I’m a firm believer in the saying “if it ain’t broke, don’t fix it.” Nintendo makes great games and many of them don’t jump too far from what we’re used to. Look at the Super Mario and Pokémon games, small changes have been added to them over the years and it sells out with each new game. It’s the same with Kirby and all its other releases. Kirby: Planet Robobot is not a giant leap from its predecessor, but it’s certainly a move in the right direction.
Kirby: Against The Machine
It seems like just yesterday that Kirby saved the land from some or other villain. Now the world is in danger from a new mechanical menace. A gigantic machine alien has landed on Kirby’s homeland, slowly turning the land into a metal haven for its new inhabitants. Not wanting to give too much away, it’s up to Kirby and his new arsenal of powers and robot equipment to save the land and stop the metal menace.
Kirby: An Easy Start
As soon as the first level starts you immediately fall into familiar territory. It’s almost like sitting in your favourite chair, biting into leftover lasagne, while watching your favourite show. It’s comforting to play something without having to relearn the control schemes all over again. There is a tutorial section for the uninitiated, but almost all Kirby games have very intuitive controls and are really simple to learn. Progression is also very familiar in which you must traverse through linear levels collecting stickers (a bonus item) and these energy cubes. The cubes are needed to unlock the boss at the end of each world. As you can tell, not much has changed since Kirby Triple Deluxe.
What has changed is the inclusion of new copy abilities and the all new robot armour that Kirby can operate. First, the new abilities. There are a few new copy powers at your disposal, unfortunately, I’m not a fan of most of them. These abilities include: Jet, poison, doctor and ESP (which is my favourite). The newest feature in the game, the robot armour, is brilliantly added and used in many different ways.
Kirby: Need A Mecha Hand?
The design of the game hasn’t changed much from Triple Deluxe, so it needed something new to spice it up. That comes in the form of a robot. This mecha unit, operated by the pink marshmallow, is a bigger, tougher version of the Kirbster. It can even swallow copy abilities to great (and humorous) effect. This gives the new robot a lot of diversity as it can be used in a variety of ways. In standard combat it can punch his way through walls and enemies. In certain levels it can absorb the wheel ability and turn into a car. While in this form, you’ll have to speed through the level, jumping from 2D plane to the next in cleverly designed levels. However, my favourite sections are when it absorbs the jet ability and turns into a fighter jet. Then you’ll be treated to a side-scrolling plane shooter, like Gradius, though nowhere near as complex.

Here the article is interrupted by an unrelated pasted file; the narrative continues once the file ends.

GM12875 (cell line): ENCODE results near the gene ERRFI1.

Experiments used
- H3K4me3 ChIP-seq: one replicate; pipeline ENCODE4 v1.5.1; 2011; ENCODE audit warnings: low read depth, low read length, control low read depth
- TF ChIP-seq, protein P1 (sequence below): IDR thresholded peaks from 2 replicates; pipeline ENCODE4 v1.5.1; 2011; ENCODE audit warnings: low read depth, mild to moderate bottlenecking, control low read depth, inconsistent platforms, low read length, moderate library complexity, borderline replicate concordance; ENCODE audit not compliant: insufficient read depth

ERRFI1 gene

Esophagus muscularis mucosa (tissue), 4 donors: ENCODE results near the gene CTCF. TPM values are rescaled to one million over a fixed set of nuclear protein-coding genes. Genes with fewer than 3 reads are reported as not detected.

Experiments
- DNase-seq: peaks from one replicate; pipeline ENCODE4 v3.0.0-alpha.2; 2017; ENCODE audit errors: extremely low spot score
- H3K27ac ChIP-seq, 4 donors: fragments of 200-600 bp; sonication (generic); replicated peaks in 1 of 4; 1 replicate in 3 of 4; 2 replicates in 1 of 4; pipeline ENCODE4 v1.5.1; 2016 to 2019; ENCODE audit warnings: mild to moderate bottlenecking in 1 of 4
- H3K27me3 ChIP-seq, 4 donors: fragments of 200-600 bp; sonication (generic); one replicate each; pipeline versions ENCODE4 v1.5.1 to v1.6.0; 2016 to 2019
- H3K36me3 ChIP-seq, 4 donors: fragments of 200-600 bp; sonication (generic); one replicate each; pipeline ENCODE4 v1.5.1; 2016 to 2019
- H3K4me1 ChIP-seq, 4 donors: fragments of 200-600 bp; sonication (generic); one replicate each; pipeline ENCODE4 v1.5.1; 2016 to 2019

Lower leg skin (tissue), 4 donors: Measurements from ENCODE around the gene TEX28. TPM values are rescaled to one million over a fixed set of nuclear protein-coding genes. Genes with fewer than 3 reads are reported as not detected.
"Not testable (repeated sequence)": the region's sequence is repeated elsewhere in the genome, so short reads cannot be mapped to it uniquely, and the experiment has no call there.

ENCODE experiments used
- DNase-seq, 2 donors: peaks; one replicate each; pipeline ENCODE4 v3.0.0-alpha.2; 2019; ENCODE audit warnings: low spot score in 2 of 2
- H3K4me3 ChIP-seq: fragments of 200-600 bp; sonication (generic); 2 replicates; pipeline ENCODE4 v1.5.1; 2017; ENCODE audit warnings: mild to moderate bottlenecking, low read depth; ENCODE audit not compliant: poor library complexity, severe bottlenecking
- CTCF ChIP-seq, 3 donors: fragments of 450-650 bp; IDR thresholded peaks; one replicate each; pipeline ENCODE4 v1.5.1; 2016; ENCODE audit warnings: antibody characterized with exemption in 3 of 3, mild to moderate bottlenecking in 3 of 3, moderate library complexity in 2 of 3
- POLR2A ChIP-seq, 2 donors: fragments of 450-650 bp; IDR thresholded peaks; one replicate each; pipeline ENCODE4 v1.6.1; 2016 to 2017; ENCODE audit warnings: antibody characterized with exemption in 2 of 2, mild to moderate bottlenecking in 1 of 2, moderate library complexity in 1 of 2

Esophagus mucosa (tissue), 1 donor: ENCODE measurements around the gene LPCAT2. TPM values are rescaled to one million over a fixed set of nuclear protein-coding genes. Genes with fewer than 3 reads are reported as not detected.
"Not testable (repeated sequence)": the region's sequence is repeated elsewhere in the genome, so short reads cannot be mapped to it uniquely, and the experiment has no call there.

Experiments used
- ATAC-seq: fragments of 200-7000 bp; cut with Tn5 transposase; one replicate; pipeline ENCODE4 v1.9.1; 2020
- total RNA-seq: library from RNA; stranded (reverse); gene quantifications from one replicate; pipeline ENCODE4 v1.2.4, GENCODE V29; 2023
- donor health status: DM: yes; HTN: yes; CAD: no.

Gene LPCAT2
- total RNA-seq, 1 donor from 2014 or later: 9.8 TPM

Both of these sections bring in enough fresh air for me to feel like this isn’t a copy/paste of an older game.
Kirby: Looking Good In 3D
What’s also quite refreshing is playing a game in 3D and loving it. Most 3DS games I have, I leave in 2D as it either doesn’t add much, messes with the frame rate or butchers my eyesight. Kirby: Planet Robobot is a game that simply must be played in 3D. Everything comes closer to life in 3D, which is an odd thing when the world is very colourful and cartoonish. Some sections of the game even benefit from the 3D. In some levels, you’ll find these lasers that you need to dodge, and it’s far simpler to do in 3D, as you’ll have the depth perception to know where the laser crosses. The frame rate does drop in some sections, but these are mostly insignificant areas, usually when Kirby is walking up a spiral staircase to enter a new level or faceoff against a boss.
Speaking of bosses, this is another highlight of the game. In fact, I don’t think I’ve ever been disappointed with a boss in a Kirby game. All of them are different and offer some form of challenge. I can’t say too much, but you’ll see some familiar faces in some not so familiar ways.
Kirby: Gets More Mini-games
Another familiarity is the inclusion of bonus content. Why is this so important? Well, because the main game is quite short. I managed to finish the whole game in roughly 6-7 hours. That’s fairly standard for a Kirby game, but still rather short. To help fluff up that value of the game, various mini-games have been added. First is Kirby 3D Rumble which is a very mini mini-game where you need to strategically defeat waves of enemies and chaining your kills for a higher score. The second is Team Kirby Clash, where a team of Kirby warriors face off against boss enemies. Two more features are unlocked once you’ve beaten the game, but I’d rather not mention it.
While I enjoyed the two added mini-games, I didn’t find them as enjoyable as the mini-games in Triple Deluxe. These were easy to beat and didn’t have lasting appeal or require skill to perfect.
Its biggest downfall is the difficulty. At no point does the game offer any form of real challenge. I managed to best all enemies and cross the worlds with relative ease. Finding all the cubes required a little bit of noodle power, but nothing too brain-bending.
Once again I was treated to a game that knows exactly what it is. A fun, charming and wonderful world to run around in. It’s great for fans, newcomers, adults and children. Kirby never fails to deliver a colourful world, proving that it doesn’t need to be grey, drab and dying to be in trouble. It’s not a big step away from Kirby Triple Deluxe, but it wasn’t broken, so there was no need to fix it.